Today, I’ve totally copied everything my friend Emily (above) normally does, including a similar outfit to hers from yesterday. I had to drive up to Rock Hill, SC for work this morning and needed a portable snack. So, I channeled Em and made a smoothie-of-interesting-color. Normally, she has some sort of Green-ish smoothie at work each morning. She uses her City Roots CSA in lots of ways, but seems to really love it all liquefied. She drink’s her salads.
So, since I’d be on the road, I whipped up a little smoothie. And it was amazingly good and filling. Wasn’t hungry again til like 11. (and this was at 8ish).
My Thrown-Together Smoothie:
Handful of Blueberries
Handful of Strawberries with green top cut off (duh)
Heaping Scoop of my fav protein powder (I used chocolate this am, we have vanilla too)
Two Handfuls of Spinach (raw)
1 spoonful of greek yogurt (Fage 0% is my fav)
About 3/4 cup of Almond Milk (you need a liquid)
About 5 ice cubes
Blend and ta-da! Brownish-purplish smoothie greatness! I drank it in the car, so no pictures. (Can’t take pictures while I drive, y’all…I would never do that).
See?? I’d never take pictures and drive. GAH.
On my way to Rock Hill, I stopped into a shopping center to hit up TJMAXX. I was early for my meeting, ok? Thought I could fit in a little niece and god-children xmas shopping. Well that place is crazy as ever. In the midst of this….
I did find one cool thing.
Yeah, that was it. I didn’t even buy the little glass jar with copper lid because I was so depressed in that store. It is so messy!! You really have to be in the mood to sift through all that. Reminds me of an Onion article David and I used to laugh at.
So, as I headed up 77, I did some major Bible catch-up. **For new or recent readers, I’m doing a Read the Bible in a year challenge** Yes, the Holidays set me behind a bit. I had about 8 chapters of Numbers to catch up on, and Luke 5-7 to catch up on as well. It was hard to find the time while I was home to keep up with lots of things that fit easily into a routine when I’m home.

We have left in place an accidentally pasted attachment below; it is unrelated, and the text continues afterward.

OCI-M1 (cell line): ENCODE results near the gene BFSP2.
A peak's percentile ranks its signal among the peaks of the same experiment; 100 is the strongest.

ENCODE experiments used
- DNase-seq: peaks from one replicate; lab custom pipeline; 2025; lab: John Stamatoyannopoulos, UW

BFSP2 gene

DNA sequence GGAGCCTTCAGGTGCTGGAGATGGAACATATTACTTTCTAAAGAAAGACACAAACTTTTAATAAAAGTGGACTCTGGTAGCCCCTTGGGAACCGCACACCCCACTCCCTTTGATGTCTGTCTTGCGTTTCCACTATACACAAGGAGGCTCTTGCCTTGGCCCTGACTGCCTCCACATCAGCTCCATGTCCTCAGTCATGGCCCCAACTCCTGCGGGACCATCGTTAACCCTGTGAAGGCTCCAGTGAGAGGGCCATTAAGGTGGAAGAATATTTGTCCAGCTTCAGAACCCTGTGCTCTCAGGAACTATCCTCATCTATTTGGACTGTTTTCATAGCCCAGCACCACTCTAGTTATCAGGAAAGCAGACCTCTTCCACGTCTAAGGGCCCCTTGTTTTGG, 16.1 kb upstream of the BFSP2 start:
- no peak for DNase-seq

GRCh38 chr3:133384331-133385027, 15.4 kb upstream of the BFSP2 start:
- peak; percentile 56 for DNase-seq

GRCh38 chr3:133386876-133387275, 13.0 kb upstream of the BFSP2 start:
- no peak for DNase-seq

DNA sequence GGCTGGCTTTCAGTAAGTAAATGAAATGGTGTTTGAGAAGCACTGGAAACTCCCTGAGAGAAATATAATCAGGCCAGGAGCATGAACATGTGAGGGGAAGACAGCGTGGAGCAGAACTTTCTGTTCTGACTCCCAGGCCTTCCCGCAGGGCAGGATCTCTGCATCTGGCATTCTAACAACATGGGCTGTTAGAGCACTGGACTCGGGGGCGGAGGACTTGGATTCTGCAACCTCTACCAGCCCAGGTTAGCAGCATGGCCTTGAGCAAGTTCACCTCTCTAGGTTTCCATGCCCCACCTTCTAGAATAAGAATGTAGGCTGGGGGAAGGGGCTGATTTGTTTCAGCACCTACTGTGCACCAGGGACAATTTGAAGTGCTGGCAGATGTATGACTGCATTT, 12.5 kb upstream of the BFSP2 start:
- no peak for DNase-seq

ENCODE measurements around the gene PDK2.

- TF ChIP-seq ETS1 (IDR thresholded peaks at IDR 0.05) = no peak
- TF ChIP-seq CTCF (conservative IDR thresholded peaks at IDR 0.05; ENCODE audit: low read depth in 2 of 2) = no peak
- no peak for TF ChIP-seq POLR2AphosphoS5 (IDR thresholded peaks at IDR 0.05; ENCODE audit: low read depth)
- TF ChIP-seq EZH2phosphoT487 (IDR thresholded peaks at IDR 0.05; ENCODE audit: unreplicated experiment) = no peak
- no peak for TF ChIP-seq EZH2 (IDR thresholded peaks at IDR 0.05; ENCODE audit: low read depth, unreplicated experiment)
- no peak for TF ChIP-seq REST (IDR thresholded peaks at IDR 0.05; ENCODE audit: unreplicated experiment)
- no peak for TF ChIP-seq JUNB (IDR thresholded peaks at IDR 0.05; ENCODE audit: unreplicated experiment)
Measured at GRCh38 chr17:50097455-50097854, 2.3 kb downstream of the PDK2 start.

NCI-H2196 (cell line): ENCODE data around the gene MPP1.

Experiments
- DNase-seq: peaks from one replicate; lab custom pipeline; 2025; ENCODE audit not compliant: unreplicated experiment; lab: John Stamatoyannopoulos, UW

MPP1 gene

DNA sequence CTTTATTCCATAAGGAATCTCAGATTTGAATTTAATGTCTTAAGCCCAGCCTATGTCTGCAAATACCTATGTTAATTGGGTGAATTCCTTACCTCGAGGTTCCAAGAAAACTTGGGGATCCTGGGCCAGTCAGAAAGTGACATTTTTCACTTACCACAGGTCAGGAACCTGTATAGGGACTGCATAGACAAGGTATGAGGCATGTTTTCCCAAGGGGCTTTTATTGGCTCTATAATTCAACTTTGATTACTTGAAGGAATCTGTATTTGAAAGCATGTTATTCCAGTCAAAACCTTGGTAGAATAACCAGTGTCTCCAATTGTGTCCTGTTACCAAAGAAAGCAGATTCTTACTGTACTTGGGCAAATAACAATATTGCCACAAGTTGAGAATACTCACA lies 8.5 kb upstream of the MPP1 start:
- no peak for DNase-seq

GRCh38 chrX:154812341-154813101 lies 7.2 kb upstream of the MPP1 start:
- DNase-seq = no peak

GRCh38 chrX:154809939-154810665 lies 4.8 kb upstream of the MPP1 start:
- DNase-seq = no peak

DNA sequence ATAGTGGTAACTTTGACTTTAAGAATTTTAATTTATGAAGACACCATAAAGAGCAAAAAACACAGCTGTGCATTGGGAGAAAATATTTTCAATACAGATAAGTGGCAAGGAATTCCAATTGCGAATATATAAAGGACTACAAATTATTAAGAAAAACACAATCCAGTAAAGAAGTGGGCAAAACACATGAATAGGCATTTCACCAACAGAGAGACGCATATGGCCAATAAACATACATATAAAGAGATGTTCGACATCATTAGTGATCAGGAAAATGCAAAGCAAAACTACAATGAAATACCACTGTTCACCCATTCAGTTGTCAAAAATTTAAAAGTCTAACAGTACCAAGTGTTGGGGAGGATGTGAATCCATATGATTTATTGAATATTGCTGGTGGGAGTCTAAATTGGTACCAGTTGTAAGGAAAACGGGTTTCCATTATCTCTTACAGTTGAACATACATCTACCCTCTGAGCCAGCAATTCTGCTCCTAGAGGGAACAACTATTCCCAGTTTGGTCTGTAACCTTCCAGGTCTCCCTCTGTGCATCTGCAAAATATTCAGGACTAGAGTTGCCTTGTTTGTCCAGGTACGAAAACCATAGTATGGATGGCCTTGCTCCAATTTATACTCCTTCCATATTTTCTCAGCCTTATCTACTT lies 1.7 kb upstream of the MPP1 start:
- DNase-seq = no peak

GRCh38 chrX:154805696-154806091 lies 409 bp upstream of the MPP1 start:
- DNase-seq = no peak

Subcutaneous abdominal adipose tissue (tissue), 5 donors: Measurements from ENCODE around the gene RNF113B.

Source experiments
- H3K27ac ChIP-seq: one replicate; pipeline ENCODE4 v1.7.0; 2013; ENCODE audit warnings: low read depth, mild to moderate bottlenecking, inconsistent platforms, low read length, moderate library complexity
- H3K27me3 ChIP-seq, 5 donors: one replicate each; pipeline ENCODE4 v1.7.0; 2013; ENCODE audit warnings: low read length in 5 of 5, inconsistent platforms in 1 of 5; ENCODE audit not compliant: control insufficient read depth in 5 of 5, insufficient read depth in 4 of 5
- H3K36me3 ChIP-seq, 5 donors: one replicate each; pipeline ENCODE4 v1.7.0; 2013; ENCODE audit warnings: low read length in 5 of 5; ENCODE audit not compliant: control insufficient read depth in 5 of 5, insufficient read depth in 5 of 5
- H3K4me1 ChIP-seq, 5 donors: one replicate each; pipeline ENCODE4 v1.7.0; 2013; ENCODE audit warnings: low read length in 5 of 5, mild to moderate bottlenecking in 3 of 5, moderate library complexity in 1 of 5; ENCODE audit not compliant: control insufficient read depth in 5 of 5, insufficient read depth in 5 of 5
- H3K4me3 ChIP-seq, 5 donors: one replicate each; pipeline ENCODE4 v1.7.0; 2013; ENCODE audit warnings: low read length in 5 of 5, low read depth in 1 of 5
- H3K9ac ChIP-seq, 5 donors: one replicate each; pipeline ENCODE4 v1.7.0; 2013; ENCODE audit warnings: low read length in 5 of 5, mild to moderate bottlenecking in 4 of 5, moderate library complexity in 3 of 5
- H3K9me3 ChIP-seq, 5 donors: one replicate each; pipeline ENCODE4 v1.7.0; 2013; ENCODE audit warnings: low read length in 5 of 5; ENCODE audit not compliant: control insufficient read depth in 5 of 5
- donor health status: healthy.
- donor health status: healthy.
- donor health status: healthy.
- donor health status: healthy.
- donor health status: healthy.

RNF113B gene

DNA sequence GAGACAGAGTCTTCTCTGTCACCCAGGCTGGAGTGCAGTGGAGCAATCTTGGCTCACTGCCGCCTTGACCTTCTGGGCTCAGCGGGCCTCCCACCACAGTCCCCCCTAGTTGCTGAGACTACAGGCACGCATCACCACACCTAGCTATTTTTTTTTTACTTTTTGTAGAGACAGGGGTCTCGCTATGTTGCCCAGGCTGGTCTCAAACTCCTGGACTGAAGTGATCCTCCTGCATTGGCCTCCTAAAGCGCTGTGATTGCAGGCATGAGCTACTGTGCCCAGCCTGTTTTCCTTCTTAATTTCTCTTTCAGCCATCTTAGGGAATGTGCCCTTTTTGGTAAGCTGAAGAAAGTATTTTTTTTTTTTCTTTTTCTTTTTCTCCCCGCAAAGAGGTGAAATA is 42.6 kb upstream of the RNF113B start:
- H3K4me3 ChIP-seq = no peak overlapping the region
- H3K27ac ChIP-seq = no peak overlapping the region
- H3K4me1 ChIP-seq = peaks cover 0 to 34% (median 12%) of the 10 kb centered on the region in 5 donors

Prior to Googling, I tried to think why Numbers was called ‘Numbers’. I tried to use my brain before my phone—weird. BUUUUT, I got nothing other than they do a lot of listing and preparing (similarly to Leviticus/laws). So here’s what the inter-webs said,
“This book takes its name from the fact that it contains the account of the two census enumerations of the congregation of Israel in chs. 1-4 and ch. 26. The title, however, is interesting since there is really no connection with these “numberings.” The original Hebrew title, “in the wilderness,” is greatly to be preferred, as the book is certainly more a vital history of the events of the period of wanderings than a catalogue of lifeless statistics. Numbers follows naturally after Leviticus in the sequence of the books of the Pentateuch. After receiving the laws at Sinai, the journey to which was described in Exodus, the Israelites were ready to continue their march to Canaan. This book tells of their preparations, their sin in failing to trust in God and the resultant thirty-seven years of wanderings through the rough wilderness. At the end of the book, they are once again at the edge of Canaan, where they receive instructions for the conquest and division of the land.”
I am enjoying reading the Gospels a lot– I like reading the same general story a few different ways. It also cements it into your head better when you read about Jesus’ life 4 times. I’d like to get Rev. DW to talk more about the gospels once we finish John (about 1/3 into Luke right now), but for now, you can just ponder this.
Why John’s different (quote creds below)
“John presents a “higher” Christology than the synoptics, meaning that he describes Jesus as the incarnation of the divine Logos through whom all things were made, as the object of veneration, and more explicitly as God incarnate. Only in John does Jesus talk at length about himself and his divine role, often shared with the disciples only. Against the synoptics, John focuses largely on different miracles (including resurrecting Lazarus), given as signs meant to engender faith. Synoptic elements such as parables and exorcisms are not found in John. It presents a realized eschatology in which salvation is already present for the believer. The historical reliability of John is debated, particularly by secular scholarship.In contrast, Grace-oriented churches argue for the total pre-eminence of John.”
Also Ponder this. For your health.
top photo: Thomas Hammond http://www.thomashammondphotography.com/